Advisory boards can be utilized for departments and programs as well as for the overall organization. Departments, managers, and staff can benefit from bringing in outside experts to provide advice. And while one advisor may be good, in these situations multiple advisors may be even better.
1. The executive director or department manager is afraid she will “miss” something or needs people to support her where she is weak. Form an advisory board comprised of people with expertise where the Executive Director or manager is weak.
2. The executive director or department manager is young and the position is a stretch. Instead of hiring a coach form an advisory board.
3. The executive director and/or the department manager are making decisions that are being second guessed. Form an advisory board focused on the development of a better decision-making process and to serve as a sounding board.
4. The program staff has a new program ready to launch but needs advice and guidance from the executive director. But the executive Director has no bandwidth. Instead form an advisory board comprised of educators and program people.
5. The organization is experiencing frequent embarrassing human resource-related mistakes with severe legal ramifications i.e. bad hires, high turnover, sexual harassment issues and the like. Form an advisory board weighted with HR and legal types to review the processes, departments and managers.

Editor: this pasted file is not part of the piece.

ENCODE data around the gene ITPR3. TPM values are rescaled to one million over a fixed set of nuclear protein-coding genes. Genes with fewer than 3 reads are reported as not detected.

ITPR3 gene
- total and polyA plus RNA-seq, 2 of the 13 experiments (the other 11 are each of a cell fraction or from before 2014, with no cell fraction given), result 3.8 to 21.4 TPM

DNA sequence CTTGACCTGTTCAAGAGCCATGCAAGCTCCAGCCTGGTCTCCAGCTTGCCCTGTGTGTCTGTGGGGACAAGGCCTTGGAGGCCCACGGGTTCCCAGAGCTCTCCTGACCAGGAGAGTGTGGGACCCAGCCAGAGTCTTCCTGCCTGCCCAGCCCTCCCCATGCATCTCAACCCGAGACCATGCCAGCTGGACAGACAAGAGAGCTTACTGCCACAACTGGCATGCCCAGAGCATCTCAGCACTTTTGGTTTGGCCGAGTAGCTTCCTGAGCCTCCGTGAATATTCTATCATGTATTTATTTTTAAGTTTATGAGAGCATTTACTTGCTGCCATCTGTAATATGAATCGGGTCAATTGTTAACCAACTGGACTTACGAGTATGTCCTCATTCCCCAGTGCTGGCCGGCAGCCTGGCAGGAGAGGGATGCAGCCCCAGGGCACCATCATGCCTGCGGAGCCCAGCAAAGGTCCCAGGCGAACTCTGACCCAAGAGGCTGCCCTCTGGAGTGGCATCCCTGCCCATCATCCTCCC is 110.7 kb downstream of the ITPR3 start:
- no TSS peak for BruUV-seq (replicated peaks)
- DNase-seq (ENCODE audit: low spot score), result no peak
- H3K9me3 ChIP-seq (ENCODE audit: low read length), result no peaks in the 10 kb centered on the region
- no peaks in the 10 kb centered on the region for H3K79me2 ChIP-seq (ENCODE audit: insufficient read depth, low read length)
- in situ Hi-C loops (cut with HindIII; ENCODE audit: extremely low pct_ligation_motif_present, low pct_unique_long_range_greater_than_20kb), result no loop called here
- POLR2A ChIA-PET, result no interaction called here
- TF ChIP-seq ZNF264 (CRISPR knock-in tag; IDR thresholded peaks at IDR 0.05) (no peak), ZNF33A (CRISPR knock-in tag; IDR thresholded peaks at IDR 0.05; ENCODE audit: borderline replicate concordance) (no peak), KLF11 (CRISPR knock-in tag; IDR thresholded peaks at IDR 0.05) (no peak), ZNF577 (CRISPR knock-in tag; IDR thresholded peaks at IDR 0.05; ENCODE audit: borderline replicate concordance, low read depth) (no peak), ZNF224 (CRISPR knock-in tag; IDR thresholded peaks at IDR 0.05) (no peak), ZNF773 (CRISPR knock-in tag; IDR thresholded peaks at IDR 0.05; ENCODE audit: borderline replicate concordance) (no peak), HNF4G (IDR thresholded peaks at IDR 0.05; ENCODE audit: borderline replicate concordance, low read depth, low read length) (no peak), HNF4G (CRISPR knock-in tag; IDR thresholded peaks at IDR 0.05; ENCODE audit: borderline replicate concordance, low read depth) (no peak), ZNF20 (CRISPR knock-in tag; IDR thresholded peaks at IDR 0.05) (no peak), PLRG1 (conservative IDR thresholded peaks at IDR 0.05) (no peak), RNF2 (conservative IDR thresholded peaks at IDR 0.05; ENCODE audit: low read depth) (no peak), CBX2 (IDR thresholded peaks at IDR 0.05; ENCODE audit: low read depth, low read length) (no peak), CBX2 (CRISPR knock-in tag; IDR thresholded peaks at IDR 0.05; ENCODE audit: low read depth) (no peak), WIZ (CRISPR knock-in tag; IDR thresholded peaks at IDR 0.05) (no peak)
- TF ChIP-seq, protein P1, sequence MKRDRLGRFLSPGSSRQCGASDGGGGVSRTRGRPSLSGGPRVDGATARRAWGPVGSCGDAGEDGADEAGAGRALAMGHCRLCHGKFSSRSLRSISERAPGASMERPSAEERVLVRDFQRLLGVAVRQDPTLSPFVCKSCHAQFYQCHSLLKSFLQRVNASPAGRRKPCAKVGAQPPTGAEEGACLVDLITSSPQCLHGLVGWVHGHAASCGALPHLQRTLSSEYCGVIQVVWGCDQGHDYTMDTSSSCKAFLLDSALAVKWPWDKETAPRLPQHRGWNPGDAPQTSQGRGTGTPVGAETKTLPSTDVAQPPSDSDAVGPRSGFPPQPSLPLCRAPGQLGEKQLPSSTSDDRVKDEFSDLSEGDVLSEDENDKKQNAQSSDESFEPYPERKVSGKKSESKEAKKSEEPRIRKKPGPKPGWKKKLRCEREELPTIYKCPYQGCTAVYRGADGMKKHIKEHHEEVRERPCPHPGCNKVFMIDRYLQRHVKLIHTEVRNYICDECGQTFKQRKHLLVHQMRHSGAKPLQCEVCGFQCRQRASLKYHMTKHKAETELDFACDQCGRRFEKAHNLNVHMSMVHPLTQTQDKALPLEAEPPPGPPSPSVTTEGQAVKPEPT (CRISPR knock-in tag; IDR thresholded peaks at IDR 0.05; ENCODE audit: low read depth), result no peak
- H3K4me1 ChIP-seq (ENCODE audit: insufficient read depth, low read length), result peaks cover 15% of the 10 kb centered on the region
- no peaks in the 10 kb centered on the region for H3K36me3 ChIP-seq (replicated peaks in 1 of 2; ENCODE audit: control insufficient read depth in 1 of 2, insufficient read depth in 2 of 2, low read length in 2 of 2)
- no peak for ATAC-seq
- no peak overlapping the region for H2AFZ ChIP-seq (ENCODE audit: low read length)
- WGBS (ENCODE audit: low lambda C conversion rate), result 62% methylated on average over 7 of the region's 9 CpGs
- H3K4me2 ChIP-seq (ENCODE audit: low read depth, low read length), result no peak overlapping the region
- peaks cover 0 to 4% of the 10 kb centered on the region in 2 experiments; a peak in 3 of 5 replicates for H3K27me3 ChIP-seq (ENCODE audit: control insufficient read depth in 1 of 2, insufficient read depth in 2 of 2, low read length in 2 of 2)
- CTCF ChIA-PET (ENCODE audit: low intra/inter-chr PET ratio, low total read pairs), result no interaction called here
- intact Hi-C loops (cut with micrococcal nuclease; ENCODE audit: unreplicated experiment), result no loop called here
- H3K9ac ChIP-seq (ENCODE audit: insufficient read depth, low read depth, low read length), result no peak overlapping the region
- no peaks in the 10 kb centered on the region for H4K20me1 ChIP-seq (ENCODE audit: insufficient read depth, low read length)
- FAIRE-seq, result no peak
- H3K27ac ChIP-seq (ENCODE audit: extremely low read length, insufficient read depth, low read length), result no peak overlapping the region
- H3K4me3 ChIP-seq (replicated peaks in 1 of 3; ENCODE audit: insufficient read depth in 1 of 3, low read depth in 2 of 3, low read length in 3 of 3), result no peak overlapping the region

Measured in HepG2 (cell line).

6. The organization needs to atoledo renovate or expand its facilities. Form an advisory board comprised of facility managers, engineers, architects and perhaps an accountant to advise on the facility planning.
7. Departments are continually missing key external deadlines and are losing credibility with constituents, donors. and funders. Form an advisory board made up of representatives effected to advise on best practices.
8. The organization is receiving increased complaints about the quality of their staff or service. Form an advisory board to advise on quality control standards and procedures.
9. The organization was sued for a matter that was preventable had external advice, besides legal, been sought. Form an advisory board comprised of individuals with varied skills and experience to advise on best practices.
Susan C. Hammond, principal of scHammond Advisors, consults with nonprofits on board governance, strategic planning, improving financial intelligence, and the formation of advisory boards or councils. She is a consultant, speaker, facilitator, and author. She previously served as the CFO for a museum and other nonprofit organizations. Susan recently published the Advisory Board Kit: A Comprehensive Guide to Establishing an Advisory Board.
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- scHammond Advisors Announces… Free Advisory Board Consulting! (thenon-profittoolbox.com)